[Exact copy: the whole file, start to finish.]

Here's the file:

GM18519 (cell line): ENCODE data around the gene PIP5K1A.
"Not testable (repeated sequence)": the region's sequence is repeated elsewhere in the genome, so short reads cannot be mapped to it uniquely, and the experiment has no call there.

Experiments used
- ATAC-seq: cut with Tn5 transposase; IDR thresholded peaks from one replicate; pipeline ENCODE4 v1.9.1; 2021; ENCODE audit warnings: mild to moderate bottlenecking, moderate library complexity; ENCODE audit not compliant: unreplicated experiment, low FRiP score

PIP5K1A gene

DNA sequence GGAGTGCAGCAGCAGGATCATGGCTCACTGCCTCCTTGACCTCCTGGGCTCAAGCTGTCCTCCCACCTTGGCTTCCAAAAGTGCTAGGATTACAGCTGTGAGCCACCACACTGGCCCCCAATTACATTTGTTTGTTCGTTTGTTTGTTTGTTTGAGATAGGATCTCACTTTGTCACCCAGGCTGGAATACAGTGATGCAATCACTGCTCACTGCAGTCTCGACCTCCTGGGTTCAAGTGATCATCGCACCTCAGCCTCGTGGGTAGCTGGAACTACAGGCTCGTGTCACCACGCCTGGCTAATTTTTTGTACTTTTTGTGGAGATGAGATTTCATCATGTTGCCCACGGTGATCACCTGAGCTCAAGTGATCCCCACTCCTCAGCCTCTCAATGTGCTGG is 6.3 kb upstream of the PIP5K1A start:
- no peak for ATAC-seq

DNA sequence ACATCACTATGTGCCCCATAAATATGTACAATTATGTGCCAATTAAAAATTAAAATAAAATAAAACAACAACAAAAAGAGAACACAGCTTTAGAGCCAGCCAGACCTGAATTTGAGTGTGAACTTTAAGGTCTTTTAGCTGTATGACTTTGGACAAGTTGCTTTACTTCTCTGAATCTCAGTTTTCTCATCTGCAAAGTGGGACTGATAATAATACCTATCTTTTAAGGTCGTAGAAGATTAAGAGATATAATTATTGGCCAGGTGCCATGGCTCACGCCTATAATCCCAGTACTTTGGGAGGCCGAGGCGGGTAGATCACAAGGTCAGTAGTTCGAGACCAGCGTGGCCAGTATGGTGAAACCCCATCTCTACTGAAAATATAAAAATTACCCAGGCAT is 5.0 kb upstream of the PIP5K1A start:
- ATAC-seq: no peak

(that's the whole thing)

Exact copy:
GM18519 (cell line): ENCODE data around the gene PIP5K1A.
"Not testable (repeated sequence)": the region's sequence is repeated elsewhere in the genome, so short reads cannot be mapped to it uniquely, and the experiment has no call there.

Experiments used
- ATAC-seq: cut with Tn5 transposase; IDR thresholded peaks from one replicate; pipeline ENCODE4 v1.9.1; 2021; ENCODE audit warnings: mild to moderate bottlenecking, moderate library complexity; ENCODE audit not compliant: unreplicated experiment, low FRiP score

PIP5K1A gene

DNA sequence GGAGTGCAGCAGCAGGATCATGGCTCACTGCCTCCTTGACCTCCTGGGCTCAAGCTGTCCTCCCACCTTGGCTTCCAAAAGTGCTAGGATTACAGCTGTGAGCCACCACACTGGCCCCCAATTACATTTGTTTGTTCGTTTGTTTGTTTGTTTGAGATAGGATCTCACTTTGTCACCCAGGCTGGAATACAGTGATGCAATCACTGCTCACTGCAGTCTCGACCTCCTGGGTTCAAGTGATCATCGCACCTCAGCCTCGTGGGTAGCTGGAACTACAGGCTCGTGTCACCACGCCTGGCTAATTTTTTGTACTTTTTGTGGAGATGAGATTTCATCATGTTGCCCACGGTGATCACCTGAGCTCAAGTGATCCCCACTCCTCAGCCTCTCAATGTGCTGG is 6.3 kb upstream of the PIP5K1A start:
- no peak for ATAC-seq

DNA sequence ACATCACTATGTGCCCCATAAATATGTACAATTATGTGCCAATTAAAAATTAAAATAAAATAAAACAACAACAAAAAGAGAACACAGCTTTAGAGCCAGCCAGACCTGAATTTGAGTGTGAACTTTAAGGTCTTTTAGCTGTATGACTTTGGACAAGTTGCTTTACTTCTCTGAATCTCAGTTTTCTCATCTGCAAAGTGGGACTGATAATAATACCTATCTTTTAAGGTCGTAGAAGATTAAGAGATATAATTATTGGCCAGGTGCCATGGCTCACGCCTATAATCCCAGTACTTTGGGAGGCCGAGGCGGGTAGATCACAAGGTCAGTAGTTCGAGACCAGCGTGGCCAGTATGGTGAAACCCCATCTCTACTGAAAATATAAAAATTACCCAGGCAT is 5.0 kb upstream of the PIP5K1A start:
- ATAC-seq: no peak